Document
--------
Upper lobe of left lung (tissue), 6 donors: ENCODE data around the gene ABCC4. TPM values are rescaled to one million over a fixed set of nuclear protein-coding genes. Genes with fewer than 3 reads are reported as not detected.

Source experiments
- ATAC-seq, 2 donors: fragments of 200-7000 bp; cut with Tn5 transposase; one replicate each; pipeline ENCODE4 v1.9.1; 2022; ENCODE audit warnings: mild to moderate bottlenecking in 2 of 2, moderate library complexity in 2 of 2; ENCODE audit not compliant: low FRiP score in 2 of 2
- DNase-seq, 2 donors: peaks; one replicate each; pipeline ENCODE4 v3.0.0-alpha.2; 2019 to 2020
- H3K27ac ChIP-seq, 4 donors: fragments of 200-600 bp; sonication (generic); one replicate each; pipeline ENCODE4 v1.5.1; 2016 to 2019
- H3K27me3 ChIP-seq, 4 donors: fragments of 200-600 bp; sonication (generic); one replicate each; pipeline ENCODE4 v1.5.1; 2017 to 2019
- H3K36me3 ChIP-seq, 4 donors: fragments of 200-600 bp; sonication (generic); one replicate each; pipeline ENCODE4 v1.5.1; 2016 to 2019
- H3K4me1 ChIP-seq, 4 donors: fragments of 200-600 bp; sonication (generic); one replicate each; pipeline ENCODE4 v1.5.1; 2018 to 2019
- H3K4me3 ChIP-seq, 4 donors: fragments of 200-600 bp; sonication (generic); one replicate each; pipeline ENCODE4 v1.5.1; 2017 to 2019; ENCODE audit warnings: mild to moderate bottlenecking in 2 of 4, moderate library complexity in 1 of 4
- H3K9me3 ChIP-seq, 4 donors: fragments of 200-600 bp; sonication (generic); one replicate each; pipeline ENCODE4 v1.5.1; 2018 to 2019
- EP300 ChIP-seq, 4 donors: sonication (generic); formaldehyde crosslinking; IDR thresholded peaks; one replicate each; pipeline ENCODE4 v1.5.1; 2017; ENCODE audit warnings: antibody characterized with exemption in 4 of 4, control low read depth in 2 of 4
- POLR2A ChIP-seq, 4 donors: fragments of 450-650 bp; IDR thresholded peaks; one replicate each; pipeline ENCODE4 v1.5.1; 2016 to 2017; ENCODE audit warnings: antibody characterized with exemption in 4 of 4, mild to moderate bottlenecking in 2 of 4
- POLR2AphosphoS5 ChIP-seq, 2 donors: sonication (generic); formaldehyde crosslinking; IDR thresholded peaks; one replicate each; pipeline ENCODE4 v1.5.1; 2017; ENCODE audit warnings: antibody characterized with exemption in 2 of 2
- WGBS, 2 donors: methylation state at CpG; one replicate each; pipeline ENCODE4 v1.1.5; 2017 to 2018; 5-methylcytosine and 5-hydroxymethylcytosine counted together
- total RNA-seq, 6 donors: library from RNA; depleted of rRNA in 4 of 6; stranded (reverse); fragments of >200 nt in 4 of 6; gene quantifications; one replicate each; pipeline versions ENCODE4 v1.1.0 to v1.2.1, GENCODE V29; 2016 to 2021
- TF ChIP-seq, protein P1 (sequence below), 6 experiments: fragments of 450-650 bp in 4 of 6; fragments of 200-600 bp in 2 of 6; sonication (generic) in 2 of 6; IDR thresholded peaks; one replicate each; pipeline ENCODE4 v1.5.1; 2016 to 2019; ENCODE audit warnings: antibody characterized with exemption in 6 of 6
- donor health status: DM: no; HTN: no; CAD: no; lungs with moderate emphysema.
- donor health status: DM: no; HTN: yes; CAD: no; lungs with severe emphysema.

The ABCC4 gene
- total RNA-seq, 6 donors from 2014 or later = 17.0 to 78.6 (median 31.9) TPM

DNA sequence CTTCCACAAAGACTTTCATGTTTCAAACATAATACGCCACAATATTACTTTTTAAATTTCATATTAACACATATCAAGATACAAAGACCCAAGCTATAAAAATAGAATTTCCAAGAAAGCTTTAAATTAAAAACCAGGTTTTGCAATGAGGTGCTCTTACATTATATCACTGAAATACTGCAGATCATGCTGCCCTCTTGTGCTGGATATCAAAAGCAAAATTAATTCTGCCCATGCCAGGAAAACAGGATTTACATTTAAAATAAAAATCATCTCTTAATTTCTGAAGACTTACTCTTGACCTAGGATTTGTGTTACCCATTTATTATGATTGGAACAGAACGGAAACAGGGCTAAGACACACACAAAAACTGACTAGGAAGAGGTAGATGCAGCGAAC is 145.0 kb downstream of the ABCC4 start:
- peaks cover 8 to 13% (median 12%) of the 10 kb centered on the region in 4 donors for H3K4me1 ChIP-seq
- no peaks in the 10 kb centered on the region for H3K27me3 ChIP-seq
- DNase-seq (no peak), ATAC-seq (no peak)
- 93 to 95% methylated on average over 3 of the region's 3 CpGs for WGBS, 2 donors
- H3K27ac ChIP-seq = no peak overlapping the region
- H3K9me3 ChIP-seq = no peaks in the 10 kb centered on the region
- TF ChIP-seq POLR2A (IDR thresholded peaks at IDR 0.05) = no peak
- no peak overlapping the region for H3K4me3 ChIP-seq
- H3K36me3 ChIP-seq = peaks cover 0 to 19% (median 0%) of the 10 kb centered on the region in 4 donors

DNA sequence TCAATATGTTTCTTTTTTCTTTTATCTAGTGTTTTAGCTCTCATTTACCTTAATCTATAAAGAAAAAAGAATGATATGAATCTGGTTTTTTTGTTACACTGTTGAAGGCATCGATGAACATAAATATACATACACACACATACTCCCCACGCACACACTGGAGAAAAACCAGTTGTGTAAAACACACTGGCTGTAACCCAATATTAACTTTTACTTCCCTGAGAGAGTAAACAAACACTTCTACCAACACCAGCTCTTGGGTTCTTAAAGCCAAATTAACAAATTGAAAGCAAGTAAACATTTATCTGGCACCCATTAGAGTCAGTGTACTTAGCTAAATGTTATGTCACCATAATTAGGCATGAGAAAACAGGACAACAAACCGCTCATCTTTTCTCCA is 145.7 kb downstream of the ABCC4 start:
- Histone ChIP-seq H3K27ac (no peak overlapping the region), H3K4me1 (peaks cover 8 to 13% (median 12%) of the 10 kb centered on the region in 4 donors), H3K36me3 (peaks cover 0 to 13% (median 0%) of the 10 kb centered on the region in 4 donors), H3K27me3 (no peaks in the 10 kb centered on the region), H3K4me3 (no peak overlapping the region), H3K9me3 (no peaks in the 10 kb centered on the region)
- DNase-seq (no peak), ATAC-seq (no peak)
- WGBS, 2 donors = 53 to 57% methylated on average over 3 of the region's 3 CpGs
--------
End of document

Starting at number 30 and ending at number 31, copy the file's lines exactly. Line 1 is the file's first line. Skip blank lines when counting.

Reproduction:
- H3K36me3 ChIP-seq = peaks cover 0 to 19% (median 0%) of the 10 kb centered on the region in 4 donors

DNA sequence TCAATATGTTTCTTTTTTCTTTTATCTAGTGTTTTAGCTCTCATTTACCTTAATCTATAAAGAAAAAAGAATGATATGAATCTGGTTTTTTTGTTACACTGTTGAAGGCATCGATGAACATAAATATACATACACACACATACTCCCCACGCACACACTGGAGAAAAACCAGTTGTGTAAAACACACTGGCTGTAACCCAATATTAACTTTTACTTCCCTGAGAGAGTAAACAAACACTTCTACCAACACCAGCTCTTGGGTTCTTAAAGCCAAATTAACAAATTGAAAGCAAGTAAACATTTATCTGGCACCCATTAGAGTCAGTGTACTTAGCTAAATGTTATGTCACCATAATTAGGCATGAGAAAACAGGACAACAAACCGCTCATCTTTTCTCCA is 145.7 kb downstream of the ABCC4 start: